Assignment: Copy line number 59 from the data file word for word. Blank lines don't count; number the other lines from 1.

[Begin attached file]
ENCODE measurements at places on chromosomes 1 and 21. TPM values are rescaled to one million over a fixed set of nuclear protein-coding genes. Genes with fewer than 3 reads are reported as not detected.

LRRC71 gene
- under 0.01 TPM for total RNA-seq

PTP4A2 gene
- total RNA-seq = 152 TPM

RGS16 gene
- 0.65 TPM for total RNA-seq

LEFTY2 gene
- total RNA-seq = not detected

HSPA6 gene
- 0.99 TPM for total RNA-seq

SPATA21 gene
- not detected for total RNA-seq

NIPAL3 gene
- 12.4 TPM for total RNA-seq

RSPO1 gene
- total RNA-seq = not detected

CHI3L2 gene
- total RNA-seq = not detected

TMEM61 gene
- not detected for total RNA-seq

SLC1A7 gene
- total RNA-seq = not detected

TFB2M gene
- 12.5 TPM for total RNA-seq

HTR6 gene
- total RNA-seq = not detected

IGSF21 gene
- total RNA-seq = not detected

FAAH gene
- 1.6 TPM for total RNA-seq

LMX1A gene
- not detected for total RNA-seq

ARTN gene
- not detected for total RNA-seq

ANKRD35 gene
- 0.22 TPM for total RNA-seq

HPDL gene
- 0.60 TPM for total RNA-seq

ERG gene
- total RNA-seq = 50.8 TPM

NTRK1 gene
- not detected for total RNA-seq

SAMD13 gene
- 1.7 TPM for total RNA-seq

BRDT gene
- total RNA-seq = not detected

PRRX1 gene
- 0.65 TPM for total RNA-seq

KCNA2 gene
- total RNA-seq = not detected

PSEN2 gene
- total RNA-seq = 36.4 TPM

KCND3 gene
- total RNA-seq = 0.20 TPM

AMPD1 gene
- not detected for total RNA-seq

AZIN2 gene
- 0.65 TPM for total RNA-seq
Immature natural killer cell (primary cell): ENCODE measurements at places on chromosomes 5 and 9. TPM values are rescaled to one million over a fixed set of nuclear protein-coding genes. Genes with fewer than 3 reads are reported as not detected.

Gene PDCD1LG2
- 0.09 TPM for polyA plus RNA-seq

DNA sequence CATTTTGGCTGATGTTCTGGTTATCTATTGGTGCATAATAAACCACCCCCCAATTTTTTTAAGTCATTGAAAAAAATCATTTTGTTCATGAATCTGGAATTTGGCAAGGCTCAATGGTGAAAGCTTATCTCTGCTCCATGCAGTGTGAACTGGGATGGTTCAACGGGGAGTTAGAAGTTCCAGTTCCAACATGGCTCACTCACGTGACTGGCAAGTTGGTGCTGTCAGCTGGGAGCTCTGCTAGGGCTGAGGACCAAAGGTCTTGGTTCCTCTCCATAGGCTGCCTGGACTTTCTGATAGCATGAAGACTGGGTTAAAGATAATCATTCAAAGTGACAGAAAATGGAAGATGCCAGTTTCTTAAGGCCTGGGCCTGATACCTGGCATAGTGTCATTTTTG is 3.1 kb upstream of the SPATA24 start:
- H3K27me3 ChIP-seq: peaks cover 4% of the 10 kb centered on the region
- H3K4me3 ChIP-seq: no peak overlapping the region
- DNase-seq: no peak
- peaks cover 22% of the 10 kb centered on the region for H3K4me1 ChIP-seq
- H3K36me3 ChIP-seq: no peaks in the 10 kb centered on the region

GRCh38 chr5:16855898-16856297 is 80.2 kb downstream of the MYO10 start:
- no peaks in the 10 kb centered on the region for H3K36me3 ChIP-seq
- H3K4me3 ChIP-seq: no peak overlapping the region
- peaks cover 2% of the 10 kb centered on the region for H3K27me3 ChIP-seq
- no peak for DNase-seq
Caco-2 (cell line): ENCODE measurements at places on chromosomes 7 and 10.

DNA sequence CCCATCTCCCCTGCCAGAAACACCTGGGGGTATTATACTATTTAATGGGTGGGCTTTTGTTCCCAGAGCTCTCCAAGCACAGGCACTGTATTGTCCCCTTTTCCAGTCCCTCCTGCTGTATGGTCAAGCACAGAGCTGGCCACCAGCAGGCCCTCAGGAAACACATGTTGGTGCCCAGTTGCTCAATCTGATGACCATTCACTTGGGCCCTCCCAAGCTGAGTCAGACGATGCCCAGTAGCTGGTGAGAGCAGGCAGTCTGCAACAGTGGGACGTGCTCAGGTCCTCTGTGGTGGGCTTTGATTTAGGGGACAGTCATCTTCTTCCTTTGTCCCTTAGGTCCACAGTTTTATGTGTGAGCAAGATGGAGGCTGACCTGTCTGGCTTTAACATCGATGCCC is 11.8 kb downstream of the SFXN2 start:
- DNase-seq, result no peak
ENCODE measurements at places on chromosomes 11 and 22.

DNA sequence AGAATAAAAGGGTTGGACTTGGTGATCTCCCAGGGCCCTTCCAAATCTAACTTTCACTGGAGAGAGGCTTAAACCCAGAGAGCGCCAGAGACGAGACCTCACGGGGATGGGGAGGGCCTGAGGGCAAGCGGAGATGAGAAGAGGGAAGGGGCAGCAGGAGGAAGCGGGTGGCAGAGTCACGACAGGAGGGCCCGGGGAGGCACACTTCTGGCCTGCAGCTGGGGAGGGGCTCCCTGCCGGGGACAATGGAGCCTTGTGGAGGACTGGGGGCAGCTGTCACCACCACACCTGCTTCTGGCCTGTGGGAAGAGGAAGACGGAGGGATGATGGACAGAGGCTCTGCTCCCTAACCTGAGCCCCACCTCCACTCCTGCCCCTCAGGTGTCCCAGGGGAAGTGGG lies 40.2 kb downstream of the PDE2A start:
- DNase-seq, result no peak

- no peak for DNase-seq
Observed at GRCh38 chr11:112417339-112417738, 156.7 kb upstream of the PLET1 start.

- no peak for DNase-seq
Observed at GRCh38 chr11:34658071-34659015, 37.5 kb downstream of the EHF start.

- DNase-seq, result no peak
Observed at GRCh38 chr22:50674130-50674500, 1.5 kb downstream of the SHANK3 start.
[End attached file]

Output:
- 0.65 TPM for total RNA-seq